In closing argument, a prosecutor must “avoid inflaming the jury's passions and prejudices against the defendant.” State v. Porter, 526 N.W.2d 359, 363 (Minn. 1995). But a prosecutor may make “all legitimate arguments on the evidence” and may draw reasonable inferences from the evidence. Nunn v. State, 753 N.W.2d 657, 663 (Minn. 2008). The jury then determines the “convincing power” of those inferences. Schulz, 691 N.W.2d at 478.

As we have already concluded, evidence that Fraga had the resources to care for S.R. and her brother and that both were in poor health was properly admitted to establish the “past pattern of child abuse” element of count two. See Minn. Stat. § 609.185(a)(5). The prosecutor's statements during closing argument either repeated testimony that was properly admitted at trial or drew reasonable inferences from those facts. The prosecutor's arguments therefore did not constitute an error, much less a plain error.


Fraga next argues that the cumulative effect of trial errors denied him a fair trial. An appellant may be entitled to a new trial in rare cases where the “errors, when taken cumulatively, have the effect of denying [the] appellant a fair trial.” State v. Yang, 774 N.W.2d 539, 560 (Minn. 2009). When considering a claim of cumulative error, we look to the egregiousness of the errors and the strength of the State's case. See State v. Cermak, 350 N.W.2d 328, 333-34 (Minn. 1984) (stating that reversals based on cumulative error typically involve serious errors with weak evidence of guilt).

In this case, we have concluded that two alleged errors—admitted evidence of Fraga's prior sexual abuse of his brother and of Fraga's possession and sale of adult videos—did not affect the verdict when viewed separately. Viewing the alleged errors together, we reach the same conclusion. The testimony of Fraga's brother, to which the State only briefly referred during closing argument, was accompanied by a limiting instruction. The testimony that Fraga sold adult videos along with evidence that such a video was found in his home was only briefly mentioned over a lengthy 12-day trial. The prosecutor also did not mention the adult videos in his closing arguments. These errors, when taken together, were not “enough to tip the scales” toward producing an unfair trial. See Hill, 801 N.W.2d at 659 (citations omitted) (internal quotation marks omitted).

Moreover, we are more inclined to order a new trial for cumulative errors in very close factual cases. See State v. Davis, 820 N.W.2d 525, 539 (Minn. 2012); State v. Underwood, 281 N.W.2d 337, 340 (Minn. 1979) (reversing based on cumulative error where there was substantial conflicting testimony and difficult factual determinations). This is not such a case. As we have explained above, the evidence of Fraga's guilt was strong. Based on this record, it cannot be said that the alleged errors, when considered cumulatively, had the effect of denying Fraga a fair trial.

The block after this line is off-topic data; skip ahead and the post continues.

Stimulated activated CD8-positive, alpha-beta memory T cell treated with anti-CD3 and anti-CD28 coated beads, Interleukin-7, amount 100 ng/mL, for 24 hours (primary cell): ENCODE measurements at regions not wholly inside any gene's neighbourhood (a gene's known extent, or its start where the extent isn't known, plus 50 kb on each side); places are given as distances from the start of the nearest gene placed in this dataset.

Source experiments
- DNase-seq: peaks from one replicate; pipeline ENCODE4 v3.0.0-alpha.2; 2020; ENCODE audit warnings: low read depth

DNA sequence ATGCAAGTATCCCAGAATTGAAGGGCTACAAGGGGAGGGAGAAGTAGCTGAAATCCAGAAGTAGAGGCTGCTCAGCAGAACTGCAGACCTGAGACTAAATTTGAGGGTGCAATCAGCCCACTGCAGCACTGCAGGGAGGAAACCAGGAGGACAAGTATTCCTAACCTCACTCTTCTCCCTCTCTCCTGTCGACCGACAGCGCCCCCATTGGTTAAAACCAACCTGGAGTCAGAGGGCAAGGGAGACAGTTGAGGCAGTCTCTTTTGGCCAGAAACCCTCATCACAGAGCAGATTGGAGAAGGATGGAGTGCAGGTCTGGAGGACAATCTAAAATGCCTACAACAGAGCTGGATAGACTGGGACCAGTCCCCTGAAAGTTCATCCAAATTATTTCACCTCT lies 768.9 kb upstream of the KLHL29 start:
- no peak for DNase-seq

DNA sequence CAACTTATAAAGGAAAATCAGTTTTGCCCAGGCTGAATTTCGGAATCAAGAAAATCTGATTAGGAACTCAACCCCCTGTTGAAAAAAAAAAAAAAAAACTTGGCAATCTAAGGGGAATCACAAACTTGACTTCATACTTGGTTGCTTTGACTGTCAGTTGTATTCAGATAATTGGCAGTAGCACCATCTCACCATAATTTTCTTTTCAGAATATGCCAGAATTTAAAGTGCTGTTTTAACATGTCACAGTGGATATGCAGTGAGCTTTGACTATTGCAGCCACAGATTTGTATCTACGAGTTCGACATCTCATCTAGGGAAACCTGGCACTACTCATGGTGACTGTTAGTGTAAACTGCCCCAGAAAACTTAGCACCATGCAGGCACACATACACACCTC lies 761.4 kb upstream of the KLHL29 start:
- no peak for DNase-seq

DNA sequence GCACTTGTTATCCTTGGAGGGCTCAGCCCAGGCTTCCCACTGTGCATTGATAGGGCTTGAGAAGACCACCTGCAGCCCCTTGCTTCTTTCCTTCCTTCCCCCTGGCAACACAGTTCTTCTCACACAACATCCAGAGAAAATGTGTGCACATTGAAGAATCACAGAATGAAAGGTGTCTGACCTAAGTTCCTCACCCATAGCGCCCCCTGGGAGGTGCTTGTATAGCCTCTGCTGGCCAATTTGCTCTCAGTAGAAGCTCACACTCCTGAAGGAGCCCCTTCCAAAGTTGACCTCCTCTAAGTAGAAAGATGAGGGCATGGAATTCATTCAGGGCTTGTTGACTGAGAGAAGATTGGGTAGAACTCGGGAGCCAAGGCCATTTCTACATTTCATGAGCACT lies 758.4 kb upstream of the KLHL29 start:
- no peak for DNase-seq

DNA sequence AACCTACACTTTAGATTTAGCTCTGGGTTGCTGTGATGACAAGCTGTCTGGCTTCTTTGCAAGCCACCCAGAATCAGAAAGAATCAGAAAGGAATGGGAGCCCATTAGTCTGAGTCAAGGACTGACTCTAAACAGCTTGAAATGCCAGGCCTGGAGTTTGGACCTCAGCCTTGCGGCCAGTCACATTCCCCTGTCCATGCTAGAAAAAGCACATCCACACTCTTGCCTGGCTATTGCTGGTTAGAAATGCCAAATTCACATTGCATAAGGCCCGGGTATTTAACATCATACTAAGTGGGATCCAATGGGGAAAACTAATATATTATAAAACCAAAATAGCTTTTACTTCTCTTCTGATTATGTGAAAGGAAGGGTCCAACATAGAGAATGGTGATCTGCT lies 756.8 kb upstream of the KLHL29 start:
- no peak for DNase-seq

Finally, the parties agree that the district court's sentencing order erroneously states that Fraga was convicted of all five murder charges. See State v. Pippitt, 645 N.W.2d 87, 96 (Minn. 2002) (holding that the defendant could not be convicted of two counts of murder for the same act against the same victim). We therefore remand to the district court for correction of the sentencing order.9


For the foregoing reasons, we affirm Fraga's conviction of first-degree murder while committing criminal sexual conduct and remand for correction of the sentencing order.

Affirmed and remanded.


1.   At trial, Child A explained that, as an adolescent, he often had wet dreams and masturbated in the children's bedroom, grabbing the nearest clothing item in the room to clean himself, regardless of whether it belonged to him. A Bureau of Criminal Apprehension scientist stated at trial that it is not possible to tell how long sperm has been on clothing, and that semen can remain on clothing even after the clothing has been laundered.

2.   The amended indictment charged Fraga with: (1) first-degree murder while committing criminal sexual conduct, Minn. Stat. § 609.185(a)(2) (2016); (2) first-degree murder while committing child abuse, Minn. Stat. § 609.185(a)(5) (2016); (3) first-degree murder while committing domestic abuse, Minn. Stat. § 609.185(a)(6) (2016); (4) second-degree murder while committing criminal sexual conduct, Minn. Stat. §§ 609.19, subd. 2(1); 609.342, subd. 1(a) (2016); and (5) second-degree murder while committing assault in the first degree, Minn. Stat. §§ 609.19, subd. 2(1); 609.221, subd. 1 (2016).

3.   Although we are not bound by rule commentary, we have previously recognized that committee comments can provide useful guidance. See State v. Dahlin, 753 N.W.2d 300, 307 (Minn. 2008).